Japan's Stock Rally: A Hollow Victory for Many

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Japan's Stock Rally: A Hollow Victory for Many

The recent surge in Japan's Nikkei stock index has reached its highest point since 1989, a remarkable recovery from decades of economic stagnation. However, for many Japanese like Takashi Karube, this rally has brought little solace.

Karube, born just after the 1989 stock market peak, has witnessed firsthand the challenges of Japan's declining economic power. His salary has remained stagnant for a decade, and he has resorted to cutting back on expenses to cope with rising food costs. He has also invested in overseas stock funds, reflecting his pessimism about Japan's future.

Japan's economy has slipped into recession and is no longer the world's third-largest. The weak yen, while benefiting exporters like Toyota Motor, has driven up the cost of essential goods, exacerbating "bad" inflation.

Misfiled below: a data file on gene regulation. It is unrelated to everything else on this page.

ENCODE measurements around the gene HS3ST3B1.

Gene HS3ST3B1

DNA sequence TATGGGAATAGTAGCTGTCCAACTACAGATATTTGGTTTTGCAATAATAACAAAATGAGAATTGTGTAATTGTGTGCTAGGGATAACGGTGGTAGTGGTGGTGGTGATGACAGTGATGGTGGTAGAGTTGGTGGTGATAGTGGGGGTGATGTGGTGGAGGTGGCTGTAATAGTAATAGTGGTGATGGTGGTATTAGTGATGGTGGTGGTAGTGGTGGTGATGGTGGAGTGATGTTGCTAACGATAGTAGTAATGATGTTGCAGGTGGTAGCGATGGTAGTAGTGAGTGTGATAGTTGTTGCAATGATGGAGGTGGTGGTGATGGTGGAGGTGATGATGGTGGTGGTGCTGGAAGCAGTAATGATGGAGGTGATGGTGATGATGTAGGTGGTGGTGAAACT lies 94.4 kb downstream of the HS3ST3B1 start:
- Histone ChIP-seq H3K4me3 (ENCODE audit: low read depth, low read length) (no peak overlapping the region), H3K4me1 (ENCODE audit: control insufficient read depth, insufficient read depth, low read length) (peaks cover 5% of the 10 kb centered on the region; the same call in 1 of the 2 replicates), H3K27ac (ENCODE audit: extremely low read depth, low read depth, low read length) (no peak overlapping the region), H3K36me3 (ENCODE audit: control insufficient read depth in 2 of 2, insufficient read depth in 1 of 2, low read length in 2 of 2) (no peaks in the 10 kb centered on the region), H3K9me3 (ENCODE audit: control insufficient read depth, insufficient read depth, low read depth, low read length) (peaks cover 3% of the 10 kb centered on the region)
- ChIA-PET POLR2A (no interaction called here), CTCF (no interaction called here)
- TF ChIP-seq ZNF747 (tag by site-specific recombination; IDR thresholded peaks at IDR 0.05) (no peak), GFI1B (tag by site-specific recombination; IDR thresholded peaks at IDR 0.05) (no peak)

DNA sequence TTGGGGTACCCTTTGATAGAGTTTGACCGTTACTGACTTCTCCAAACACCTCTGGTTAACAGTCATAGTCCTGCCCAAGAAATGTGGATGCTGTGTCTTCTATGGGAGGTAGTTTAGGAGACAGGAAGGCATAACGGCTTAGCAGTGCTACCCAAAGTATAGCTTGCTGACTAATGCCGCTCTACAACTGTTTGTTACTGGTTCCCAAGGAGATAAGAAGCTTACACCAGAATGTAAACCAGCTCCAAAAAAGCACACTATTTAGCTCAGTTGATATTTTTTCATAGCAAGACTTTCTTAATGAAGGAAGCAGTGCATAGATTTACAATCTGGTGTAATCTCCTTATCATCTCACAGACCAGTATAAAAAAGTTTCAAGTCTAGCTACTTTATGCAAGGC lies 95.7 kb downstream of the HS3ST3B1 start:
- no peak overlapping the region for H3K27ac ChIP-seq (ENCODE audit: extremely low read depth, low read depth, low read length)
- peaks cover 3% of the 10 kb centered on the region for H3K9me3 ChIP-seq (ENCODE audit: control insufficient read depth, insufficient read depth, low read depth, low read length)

Despite the stock market rally, there is still a deep-seated pessimism among Japanese investors. The trauma of the bubble's collapse and subsequent economic crisis continues to linger, with many wary of investing in the domestic market. As a result, many Japanese are investing their NISA tax-free stock accounts overseas.

Even as large companies announce record wage increases, smaller companies that employ the majority of the workforce struggle to raise wages. Workers face a bleak outlook, with rising expenses eroding their purchasing power.